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  • Legal services required!
    please do your firm handles cases on breach of contract? please advise...

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  1. Just an aside, but regardless of the outcome, I 'm proud of Judge William Hughes. He was the original magistrate on the Home place issue. He ruled for Home Place, and was primaried by Brainard for it. Their tool Poindexter failed to unseat Hughes, who won support for his honesty and courage throughout the county, and he was reelected Judge of Hamilton County's Superior Court. You can still stand for something and survive. Thanks, Judge Hughes!

  2. CCHP's real accomplishment is the 2015 law signed by Gov Pence that basically outlaws any annexation that is forced where a 65% majority of landowners in the affected area disagree. Regardless of whether HP wins or loses, the citizens of Indiana will not have another fiasco like this. The law Gov Pence signed is a direct result of this malgovernance.

  3. I gave tempparry guardship to a friend of my granddaughter in 2012. I went to prison. I had custody. My daughter went to prison to. We are out. My daughter gave me custody but can get her back. She was not order to give me custody . but now we want granddaughter back from friend. She's 14 now. What rights do we have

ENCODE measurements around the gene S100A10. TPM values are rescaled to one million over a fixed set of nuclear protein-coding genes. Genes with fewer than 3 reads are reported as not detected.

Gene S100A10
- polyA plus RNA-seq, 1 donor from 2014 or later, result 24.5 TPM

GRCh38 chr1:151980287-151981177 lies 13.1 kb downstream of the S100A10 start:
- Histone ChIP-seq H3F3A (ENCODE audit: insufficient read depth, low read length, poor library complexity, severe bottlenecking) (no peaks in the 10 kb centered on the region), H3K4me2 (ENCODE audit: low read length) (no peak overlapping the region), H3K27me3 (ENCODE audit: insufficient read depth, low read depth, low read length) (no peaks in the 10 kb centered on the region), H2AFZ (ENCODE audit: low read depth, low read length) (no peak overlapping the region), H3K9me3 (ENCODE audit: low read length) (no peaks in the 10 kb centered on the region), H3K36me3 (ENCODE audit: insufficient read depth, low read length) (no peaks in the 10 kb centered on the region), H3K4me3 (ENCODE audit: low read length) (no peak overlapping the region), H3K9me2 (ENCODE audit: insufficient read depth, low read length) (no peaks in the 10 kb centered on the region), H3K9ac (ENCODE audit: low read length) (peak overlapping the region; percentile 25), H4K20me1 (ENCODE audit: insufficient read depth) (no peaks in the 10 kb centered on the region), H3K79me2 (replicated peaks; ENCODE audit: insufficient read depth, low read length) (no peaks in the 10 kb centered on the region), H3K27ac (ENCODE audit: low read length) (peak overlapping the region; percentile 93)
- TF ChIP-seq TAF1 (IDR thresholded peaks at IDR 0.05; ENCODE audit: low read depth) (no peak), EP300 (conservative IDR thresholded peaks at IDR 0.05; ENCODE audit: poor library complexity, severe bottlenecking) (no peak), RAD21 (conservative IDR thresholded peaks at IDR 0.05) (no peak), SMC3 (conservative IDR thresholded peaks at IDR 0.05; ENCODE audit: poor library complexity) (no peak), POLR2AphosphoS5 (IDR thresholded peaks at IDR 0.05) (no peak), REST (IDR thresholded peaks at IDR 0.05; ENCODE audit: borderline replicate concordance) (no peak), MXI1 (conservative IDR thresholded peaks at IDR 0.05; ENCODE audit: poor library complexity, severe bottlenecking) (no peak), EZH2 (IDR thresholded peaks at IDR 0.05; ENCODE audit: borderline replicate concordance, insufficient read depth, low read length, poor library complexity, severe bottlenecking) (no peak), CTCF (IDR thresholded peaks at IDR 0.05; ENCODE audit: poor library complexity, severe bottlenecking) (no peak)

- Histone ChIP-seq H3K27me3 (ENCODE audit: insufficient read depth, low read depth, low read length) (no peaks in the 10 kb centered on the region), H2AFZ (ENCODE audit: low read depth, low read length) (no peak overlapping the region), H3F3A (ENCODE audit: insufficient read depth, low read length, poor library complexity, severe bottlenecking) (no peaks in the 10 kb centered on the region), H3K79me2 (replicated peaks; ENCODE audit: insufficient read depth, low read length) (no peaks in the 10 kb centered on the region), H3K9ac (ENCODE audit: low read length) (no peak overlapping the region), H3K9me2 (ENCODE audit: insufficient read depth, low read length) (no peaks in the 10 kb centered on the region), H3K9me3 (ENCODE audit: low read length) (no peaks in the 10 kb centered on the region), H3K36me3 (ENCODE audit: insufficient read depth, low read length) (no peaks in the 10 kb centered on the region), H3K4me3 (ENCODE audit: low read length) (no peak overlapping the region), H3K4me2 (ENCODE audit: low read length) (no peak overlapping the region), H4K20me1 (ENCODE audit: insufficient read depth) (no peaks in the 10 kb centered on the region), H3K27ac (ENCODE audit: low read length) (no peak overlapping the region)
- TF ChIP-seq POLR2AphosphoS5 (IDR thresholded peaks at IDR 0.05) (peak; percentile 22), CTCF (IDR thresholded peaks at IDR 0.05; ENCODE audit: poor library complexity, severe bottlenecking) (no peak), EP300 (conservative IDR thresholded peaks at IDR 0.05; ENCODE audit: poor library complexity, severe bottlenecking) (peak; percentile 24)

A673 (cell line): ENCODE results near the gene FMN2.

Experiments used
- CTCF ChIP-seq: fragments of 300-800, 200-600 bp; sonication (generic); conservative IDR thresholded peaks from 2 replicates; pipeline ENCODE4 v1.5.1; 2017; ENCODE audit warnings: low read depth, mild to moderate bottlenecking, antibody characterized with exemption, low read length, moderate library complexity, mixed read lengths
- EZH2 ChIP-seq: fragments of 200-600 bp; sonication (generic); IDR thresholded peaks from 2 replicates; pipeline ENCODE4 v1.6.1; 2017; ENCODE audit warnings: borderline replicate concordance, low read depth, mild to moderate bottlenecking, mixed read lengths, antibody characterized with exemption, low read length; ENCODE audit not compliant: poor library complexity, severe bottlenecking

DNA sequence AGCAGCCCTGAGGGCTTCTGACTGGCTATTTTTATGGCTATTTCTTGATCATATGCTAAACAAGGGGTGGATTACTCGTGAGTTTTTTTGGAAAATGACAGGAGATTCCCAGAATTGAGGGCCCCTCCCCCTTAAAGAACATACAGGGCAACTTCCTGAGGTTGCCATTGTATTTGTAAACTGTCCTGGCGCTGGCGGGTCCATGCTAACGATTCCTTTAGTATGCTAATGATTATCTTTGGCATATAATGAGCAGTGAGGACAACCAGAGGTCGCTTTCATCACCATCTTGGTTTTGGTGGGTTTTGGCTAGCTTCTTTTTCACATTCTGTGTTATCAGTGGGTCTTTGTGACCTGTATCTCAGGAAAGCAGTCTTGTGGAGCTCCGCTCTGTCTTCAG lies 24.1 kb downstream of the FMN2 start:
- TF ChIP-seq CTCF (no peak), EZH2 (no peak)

4. This sure is not what most who value good governance consider the Rule of Law to entail: "In a letter dated March 2, which Brizzi forwarded to IBJ, the commission dismissed the grievance “on grounds that there is not reasonable cause to believe that you are guilty of misconduct.”" Yet two month later reasonable cause does exist? (Or is the commission forging ahead, the need for reasonable belief be damned? -- A seeming violation of the Rules of Profession Ethics on the part of the commission) Could the rule of law theory cause one to believe that an explanation is in order? Could it be that Hoosier attorneys live under Imperial Law (which is also a t-word that rhymes with infamy) in which the Platonic guardians can do no wrong and never owe the plebeian class any explanation for their powerful actions. (Might makes it right?) Could this be a case of politics directing the commission, as celebrated IU Mauer Professor (the late) Patrick Baude warned was happening 20 years ago in his controversial (whisteblowing) ethics lecture on a quite similar topic: http://www.repository.law.indiana.edu/cgi/viewcontent.cgi?article=1498&context=ilj

  5. I have a case presently pending cert review before the SCOTUS that reveals just how Indiana regulates the bar. I have been denied licensure for life for holding the wrong views and questioning the grand inquisitors as to their duties as to state and federal constitutional due process. True story: https://www.scribd.com/doc/299040839/2016Petitionforcert-to-SCOTUS Shorter, Amici brief serving to frame issue as misuse of govt licensure: https://www.scribd.com/doc/312841269/Thomas-More-Society-Amicus-Brown-v-Ind-Bd-of-Law-Examiners